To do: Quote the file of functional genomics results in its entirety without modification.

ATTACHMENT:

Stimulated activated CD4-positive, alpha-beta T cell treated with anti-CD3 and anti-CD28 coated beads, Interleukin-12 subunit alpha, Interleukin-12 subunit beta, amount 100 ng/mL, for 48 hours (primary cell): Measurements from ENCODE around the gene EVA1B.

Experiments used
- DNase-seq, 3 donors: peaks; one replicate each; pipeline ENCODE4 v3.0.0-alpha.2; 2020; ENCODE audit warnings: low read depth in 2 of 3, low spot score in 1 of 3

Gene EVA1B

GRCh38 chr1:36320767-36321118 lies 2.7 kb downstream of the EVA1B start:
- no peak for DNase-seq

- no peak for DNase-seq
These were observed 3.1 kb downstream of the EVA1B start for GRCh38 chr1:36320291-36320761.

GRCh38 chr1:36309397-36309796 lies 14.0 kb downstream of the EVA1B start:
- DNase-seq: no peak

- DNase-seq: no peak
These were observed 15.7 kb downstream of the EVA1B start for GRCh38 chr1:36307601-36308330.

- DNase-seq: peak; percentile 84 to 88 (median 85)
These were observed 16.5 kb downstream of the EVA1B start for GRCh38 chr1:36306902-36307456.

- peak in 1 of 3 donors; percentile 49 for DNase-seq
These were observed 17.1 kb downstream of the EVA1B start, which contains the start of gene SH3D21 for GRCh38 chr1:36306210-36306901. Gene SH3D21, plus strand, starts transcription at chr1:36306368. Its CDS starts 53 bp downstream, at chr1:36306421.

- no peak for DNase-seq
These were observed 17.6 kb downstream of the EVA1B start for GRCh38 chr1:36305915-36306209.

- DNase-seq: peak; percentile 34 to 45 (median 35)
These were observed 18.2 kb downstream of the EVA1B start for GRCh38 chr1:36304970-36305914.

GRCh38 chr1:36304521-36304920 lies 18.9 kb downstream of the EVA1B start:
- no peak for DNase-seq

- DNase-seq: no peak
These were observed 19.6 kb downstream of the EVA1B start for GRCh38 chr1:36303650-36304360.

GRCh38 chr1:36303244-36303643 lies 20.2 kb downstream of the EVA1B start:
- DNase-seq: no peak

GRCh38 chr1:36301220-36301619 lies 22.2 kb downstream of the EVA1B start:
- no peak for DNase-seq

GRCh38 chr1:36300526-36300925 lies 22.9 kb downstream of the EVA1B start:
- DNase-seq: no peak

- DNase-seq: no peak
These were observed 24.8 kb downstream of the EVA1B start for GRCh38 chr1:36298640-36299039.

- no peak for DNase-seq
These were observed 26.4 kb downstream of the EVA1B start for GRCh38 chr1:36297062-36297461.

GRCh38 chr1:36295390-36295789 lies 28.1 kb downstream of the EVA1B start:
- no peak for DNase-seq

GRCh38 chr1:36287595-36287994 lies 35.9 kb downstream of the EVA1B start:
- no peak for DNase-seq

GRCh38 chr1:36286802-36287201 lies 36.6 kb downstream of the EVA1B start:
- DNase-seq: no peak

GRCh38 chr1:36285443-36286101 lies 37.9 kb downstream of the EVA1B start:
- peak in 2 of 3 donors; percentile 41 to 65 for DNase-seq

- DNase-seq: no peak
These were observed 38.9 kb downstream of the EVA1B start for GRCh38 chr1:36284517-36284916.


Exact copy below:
Stimulated activated CD4-positive, alpha-beta T cell treated with anti-CD3 and anti-CD28 coated beads, Interleukin-12 subunit alpha, Interleukin-12 subunit beta, amount 100 ng/mL, for 48 hours (primary cell): Measurements from ENCODE around the gene EVA1B.

Experiments used
- DNase-seq, 3 donors: peaks; one replicate each; pipeline ENCODE4 v3.0.0-alpha.2; 2020; ENCODE audit warnings: low read depth in 2 of 3, low spot score in 1 of 3

Gene EVA1B

GRCh38 chr1:36320767-36321118 lies 2.7 kb downstream of the EVA1B start:
- no peak for DNase-seq

- no peak for DNase-seq
These were observed 3.1 kb downstream of the EVA1B start for GRCh38 chr1:36320291-36320761.

GRCh38 chr1:36309397-36309796 lies 14.0 kb downstream of the EVA1B start:
- DNase-seq: no peak

- DNase-seq: no peak
These were observed 15.7 kb downstream of the EVA1B start for GRCh38 chr1:36307601-36308330.

- DNase-seq: peak; percentile 84 to 88 (median 85)
These were observed 16.5 kb downstream of the EVA1B start for GRCh38 chr1:36306902-36307456.

- peak in 1 of 3 donors; percentile 49 for DNase-seq
These were observed 17.1 kb downstream of the EVA1B start, which contains the start of gene SH3D21 for GRCh38 chr1:36306210-36306901. Gene SH3D21, plus strand, starts transcription at chr1:36306368. Its CDS starts 53 bp downstream, at chr1:36306421.

- no peak for DNase-seq
These were observed 17.6 kb downstream of the EVA1B start for GRCh38 chr1:36305915-36306209.

- DNase-seq: peak; percentile 34 to 45 (median 35)
These were observed 18.2 kb downstream of the EVA1B start for GRCh38 chr1:36304970-36305914.

GRCh38 chr1:36304521-36304920 lies 18.9 kb downstream of the EVA1B start:
- no peak for DNase-seq

- DNase-seq: no peak
These were observed 19.6 kb downstream of the EVA1B start for GRCh38 chr1:36303650-36304360.

GRCh38 chr1:36303244-36303643 lies 20.2 kb downstream of the EVA1B start:
- DNase-seq: no peak

GRCh38 chr1:36301220-36301619 lies 22.2 kb downstream of the EVA1B start:
- no peak for DNase-seq

GRCh38 chr1:36300526-36300925 lies 22.9 kb downstream of the EVA1B start:
- DNase-seq: no peak

- DNase-seq: no peak
These were observed 24.8 kb downstream of the EVA1B start for GRCh38 chr1:36298640-36299039.

- no peak for DNase-seq
These were observed 26.4 kb downstream of the EVA1B start for GRCh38 chr1:36297062-36297461.

GRCh38 chr1:36295390-36295789 lies 28.1 kb downstream of the EVA1B start:
- no peak for DNase-seq

GRCh38 chr1:36287595-36287994 lies 35.9 kb downstream of the EVA1B start:
- no peak for DNase-seq

GRCh38 chr1:36286802-36287201 lies 36.6 kb downstream of the EVA1B start:
- DNase-seq: no peak

GRCh38 chr1:36285443-36286101 lies 37.9 kb downstream of the EVA1B start:
- peak in 2 of 3 donors; percentile 41 to 65 for DNase-seq

- DNase-seq: no peak
These were observed 38.9 kb downstream of the EVA1B start for GRCh38 chr1:36284517-36284916.